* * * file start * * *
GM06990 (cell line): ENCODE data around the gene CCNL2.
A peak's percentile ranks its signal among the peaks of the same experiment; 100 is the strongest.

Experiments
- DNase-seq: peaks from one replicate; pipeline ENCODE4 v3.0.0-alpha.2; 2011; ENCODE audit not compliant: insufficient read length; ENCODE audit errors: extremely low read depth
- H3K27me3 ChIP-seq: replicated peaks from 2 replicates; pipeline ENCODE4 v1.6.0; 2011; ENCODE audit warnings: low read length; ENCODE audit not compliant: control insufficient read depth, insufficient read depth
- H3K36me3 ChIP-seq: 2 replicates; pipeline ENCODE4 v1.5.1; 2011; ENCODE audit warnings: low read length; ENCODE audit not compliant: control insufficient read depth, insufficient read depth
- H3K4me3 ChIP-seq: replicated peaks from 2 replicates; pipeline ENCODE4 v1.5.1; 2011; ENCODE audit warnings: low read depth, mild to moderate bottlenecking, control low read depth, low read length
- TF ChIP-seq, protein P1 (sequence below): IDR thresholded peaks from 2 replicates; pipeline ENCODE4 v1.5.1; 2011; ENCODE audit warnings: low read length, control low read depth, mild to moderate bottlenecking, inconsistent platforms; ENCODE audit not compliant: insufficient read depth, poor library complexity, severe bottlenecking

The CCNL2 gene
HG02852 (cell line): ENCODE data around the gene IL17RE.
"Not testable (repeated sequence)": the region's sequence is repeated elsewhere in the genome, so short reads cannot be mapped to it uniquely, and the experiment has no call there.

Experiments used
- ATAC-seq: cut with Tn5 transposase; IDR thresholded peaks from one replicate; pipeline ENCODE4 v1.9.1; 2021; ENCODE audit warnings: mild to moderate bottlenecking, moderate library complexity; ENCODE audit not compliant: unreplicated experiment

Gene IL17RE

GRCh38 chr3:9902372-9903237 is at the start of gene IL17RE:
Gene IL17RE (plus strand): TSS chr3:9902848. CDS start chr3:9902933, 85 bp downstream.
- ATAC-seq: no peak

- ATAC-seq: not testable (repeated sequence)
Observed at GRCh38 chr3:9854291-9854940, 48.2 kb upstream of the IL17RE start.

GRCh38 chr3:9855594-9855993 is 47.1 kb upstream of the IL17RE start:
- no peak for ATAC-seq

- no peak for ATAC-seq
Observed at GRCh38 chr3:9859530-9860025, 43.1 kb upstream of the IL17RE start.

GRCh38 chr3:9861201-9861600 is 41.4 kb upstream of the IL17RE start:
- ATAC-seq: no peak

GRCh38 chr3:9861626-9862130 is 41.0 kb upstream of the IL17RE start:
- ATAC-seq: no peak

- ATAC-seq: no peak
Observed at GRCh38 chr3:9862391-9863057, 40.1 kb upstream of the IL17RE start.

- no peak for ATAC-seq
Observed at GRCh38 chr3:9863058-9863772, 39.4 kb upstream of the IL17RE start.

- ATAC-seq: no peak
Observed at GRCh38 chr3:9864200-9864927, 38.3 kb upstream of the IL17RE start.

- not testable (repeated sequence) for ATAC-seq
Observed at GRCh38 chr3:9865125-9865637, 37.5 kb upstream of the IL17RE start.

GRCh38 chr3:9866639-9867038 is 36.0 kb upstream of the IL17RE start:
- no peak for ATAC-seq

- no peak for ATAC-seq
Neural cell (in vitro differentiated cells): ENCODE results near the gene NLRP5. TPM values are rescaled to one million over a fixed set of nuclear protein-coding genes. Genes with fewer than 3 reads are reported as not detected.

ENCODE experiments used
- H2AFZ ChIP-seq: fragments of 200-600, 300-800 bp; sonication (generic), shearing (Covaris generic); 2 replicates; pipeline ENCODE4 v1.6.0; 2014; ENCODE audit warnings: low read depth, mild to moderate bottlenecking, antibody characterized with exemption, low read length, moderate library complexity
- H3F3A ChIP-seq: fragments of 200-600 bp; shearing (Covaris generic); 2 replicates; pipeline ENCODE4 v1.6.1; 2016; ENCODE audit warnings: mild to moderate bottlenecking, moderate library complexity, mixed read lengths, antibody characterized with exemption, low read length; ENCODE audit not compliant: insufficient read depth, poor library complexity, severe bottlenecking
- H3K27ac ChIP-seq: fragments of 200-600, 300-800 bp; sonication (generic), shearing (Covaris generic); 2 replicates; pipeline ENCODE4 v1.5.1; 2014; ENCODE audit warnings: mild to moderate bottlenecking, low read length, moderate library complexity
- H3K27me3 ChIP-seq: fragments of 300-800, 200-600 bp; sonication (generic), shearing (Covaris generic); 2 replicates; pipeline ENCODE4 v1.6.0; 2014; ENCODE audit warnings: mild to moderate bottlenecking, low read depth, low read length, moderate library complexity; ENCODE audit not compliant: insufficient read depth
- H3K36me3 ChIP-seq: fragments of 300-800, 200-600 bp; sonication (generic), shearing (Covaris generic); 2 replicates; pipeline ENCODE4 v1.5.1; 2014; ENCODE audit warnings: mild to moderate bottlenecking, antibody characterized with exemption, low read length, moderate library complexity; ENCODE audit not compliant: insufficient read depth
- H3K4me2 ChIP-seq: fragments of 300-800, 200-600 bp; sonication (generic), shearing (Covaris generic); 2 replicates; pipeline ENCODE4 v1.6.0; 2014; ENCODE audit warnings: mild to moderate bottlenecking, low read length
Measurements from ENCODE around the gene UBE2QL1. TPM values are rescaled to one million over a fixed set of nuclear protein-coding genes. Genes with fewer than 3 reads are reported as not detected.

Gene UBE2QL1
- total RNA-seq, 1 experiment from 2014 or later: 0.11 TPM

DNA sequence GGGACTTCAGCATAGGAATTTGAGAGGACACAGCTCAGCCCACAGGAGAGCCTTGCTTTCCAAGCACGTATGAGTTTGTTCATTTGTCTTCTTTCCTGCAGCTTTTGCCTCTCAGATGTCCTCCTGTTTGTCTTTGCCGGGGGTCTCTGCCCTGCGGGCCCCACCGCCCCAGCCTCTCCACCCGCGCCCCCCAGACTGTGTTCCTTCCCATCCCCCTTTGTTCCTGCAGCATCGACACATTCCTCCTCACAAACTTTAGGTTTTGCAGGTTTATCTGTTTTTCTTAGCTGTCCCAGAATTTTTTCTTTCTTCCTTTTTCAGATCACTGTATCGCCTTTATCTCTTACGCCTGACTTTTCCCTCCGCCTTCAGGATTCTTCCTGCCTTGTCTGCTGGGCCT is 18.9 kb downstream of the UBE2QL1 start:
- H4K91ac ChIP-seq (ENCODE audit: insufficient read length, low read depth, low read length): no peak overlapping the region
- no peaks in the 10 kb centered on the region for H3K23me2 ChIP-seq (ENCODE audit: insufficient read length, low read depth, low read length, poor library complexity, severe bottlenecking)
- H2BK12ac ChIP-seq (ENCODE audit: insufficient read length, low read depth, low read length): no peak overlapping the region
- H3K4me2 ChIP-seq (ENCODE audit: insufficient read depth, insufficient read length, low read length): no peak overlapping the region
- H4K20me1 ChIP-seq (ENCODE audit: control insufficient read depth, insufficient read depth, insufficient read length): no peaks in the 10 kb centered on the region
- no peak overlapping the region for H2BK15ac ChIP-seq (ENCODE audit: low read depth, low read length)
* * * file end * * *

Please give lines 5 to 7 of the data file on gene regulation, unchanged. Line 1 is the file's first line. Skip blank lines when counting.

- H3K27me3 ChIP-seq: replicated peaks from 2 replicates; pipeline ENCODE4 v1.6.0; 2011; ENCODE audit warnings: low read length; ENCODE audit not compliant: control insufficient read depth, insufficient read depth
- H3K36me3 ChIP-seq: 2 replicates; pipeline ENCODE4 v1.5.1; 2011; ENCODE audit warnings: low read length; ENCODE audit not compliant: control insufficient read depth, insufficient read depth
- H3K4me3 ChIP-seq: replicated peaks from 2 replicates; pipeline ENCODE4 v1.5.1; 2011; ENCODE audit warnings: low read depth, mild to moderate bottlenecking, control low read depth, low read length